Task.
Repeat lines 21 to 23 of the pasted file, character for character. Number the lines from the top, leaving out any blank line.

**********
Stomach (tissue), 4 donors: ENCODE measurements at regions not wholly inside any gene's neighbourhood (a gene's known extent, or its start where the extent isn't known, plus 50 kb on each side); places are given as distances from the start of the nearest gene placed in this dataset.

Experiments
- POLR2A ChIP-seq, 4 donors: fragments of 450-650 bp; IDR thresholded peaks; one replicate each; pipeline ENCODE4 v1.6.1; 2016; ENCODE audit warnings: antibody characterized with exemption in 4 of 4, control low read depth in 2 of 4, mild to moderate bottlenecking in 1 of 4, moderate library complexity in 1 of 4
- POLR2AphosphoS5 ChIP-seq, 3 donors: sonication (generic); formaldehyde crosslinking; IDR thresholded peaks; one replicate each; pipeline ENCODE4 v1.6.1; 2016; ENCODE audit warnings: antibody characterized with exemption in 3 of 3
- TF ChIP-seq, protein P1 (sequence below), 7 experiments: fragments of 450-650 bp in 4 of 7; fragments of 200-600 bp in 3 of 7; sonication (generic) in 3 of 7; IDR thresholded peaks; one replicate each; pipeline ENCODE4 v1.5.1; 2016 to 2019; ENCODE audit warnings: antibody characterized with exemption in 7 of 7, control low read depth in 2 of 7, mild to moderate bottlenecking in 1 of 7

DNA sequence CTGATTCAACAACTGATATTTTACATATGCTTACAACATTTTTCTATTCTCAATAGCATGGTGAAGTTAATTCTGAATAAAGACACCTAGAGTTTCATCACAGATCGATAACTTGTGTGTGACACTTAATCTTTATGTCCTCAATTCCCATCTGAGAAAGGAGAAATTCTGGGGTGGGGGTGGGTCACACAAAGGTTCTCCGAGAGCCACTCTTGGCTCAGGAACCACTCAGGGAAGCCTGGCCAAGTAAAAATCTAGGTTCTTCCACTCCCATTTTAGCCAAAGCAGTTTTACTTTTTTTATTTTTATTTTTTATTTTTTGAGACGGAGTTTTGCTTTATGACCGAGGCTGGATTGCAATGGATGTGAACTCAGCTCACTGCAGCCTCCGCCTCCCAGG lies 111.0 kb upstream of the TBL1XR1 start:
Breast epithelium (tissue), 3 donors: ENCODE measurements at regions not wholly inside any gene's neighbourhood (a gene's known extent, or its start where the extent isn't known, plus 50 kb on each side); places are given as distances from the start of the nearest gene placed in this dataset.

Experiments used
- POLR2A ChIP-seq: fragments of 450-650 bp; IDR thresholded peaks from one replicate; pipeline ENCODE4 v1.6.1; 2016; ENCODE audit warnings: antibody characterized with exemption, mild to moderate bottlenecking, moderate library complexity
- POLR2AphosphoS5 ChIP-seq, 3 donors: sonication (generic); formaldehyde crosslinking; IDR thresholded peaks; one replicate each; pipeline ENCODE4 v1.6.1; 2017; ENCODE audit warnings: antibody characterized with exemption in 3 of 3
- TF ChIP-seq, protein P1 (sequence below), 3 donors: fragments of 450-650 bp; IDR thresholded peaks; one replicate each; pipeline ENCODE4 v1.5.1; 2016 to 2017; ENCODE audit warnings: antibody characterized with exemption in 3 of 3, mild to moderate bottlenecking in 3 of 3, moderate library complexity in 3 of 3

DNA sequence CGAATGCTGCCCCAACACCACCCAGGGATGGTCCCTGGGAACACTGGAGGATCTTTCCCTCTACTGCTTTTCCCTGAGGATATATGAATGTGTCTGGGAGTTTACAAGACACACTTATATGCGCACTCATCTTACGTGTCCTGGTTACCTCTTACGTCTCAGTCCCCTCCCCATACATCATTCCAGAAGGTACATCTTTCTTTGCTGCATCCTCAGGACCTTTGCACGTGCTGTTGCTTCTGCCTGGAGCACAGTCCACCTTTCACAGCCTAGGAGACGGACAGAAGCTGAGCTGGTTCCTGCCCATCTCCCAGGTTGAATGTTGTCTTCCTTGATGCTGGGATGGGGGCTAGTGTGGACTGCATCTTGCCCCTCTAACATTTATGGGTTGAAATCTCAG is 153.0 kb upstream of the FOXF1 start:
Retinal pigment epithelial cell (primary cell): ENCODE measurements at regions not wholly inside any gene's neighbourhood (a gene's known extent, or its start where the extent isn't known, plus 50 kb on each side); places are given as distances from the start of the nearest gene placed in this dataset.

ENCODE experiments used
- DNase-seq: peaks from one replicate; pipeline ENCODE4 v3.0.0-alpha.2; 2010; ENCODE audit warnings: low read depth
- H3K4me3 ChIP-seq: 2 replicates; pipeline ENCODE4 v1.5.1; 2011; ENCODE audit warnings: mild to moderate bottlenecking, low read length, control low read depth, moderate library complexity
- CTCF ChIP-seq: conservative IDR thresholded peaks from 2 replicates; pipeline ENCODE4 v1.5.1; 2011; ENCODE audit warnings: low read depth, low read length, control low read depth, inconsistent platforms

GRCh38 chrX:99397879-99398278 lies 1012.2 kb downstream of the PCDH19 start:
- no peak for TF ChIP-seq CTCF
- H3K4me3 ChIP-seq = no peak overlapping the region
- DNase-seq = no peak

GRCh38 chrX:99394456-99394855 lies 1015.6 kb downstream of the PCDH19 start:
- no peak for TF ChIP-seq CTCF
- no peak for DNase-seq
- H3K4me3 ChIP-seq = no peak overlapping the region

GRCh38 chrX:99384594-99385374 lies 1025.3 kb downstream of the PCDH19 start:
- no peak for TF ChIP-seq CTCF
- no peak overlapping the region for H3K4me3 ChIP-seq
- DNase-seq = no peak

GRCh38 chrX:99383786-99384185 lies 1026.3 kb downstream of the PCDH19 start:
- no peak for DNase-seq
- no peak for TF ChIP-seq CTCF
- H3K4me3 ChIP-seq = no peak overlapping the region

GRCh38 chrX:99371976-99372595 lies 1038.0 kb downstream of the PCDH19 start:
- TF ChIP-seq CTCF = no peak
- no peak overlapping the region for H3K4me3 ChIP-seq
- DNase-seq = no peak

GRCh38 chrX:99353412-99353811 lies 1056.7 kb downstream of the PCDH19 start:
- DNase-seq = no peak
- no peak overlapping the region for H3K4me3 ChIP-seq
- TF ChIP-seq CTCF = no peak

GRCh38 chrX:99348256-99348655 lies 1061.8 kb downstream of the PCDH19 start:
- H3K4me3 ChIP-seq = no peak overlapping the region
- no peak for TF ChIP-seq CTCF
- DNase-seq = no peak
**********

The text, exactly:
- DNase-seq = no peak

GRCh38 chrX:99394456-99394855 lies 1015.6 kb downstream of the PCDH19 start:
- no peak for TF ChIP-seq CTCF